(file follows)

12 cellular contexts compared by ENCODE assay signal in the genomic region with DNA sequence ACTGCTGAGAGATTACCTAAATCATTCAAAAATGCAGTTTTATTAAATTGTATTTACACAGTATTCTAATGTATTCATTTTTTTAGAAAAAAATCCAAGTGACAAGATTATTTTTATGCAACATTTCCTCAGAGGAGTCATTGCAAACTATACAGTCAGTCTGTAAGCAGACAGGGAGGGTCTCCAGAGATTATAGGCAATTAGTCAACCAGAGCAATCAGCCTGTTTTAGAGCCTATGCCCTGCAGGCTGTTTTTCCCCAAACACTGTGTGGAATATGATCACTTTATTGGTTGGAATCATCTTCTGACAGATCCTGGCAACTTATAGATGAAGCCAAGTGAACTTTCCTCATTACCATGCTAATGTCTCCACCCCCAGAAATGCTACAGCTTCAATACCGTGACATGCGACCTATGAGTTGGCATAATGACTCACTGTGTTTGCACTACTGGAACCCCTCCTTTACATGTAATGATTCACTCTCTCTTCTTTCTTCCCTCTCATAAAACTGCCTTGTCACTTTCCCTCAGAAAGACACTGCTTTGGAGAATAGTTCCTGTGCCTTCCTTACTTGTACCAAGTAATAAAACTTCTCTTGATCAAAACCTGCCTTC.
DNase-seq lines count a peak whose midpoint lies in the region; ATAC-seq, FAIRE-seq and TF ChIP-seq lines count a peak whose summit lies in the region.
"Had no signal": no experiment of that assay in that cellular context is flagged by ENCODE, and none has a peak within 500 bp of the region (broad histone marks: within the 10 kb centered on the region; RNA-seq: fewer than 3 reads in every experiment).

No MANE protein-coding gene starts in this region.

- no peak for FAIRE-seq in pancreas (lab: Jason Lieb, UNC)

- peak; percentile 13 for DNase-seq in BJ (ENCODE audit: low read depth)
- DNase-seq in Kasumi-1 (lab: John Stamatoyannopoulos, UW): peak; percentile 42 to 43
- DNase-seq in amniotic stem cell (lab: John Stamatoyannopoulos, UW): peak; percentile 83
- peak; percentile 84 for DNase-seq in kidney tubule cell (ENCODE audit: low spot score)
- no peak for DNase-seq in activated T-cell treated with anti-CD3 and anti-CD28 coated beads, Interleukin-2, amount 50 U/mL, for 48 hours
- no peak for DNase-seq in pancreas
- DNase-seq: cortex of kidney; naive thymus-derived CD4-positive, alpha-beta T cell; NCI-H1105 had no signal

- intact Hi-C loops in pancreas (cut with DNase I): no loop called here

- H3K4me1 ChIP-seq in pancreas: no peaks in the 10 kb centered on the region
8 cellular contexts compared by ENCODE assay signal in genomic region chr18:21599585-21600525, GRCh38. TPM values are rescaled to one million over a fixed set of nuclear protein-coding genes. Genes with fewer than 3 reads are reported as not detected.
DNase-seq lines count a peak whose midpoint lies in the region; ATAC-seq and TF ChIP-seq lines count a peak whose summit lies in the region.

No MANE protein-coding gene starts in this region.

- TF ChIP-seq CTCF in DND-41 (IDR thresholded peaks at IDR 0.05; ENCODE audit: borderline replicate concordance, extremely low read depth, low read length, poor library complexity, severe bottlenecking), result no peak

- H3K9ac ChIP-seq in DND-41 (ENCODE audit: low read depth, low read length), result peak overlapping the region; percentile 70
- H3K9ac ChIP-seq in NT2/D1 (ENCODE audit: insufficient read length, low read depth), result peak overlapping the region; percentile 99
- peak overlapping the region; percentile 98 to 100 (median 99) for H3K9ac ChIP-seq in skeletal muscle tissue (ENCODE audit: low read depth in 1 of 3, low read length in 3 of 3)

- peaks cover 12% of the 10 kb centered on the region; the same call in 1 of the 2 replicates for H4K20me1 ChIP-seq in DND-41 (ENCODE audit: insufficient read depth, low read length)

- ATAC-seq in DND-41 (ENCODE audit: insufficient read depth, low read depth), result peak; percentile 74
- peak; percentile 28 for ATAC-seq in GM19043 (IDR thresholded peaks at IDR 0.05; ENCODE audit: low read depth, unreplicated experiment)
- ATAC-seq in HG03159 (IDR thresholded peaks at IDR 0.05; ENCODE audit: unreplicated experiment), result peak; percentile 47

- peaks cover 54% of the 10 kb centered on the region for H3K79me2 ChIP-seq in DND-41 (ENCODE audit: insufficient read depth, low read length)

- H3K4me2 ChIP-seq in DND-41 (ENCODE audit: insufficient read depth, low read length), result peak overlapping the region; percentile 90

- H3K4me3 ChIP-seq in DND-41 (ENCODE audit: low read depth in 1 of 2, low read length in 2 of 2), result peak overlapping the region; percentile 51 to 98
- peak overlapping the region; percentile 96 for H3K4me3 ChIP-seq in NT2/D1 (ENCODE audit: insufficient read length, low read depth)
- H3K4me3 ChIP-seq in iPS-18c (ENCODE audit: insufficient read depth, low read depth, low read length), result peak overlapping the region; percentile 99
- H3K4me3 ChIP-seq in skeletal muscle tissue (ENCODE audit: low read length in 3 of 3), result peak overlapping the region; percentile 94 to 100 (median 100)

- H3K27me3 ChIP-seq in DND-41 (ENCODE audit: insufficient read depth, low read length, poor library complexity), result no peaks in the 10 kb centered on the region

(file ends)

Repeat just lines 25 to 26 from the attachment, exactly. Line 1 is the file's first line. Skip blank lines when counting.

- ATAC-seq in HG03159 (IDR thresholded peaks at IDR 0.05; ENCODE audit: unreplicated experiment), result peak; percentile 47

- peaks cover 54% of the 10 kb centered on the region for H3K79me2 ChIP-seq in DND-41 (ENCODE audit: insufficient read depth, low read length)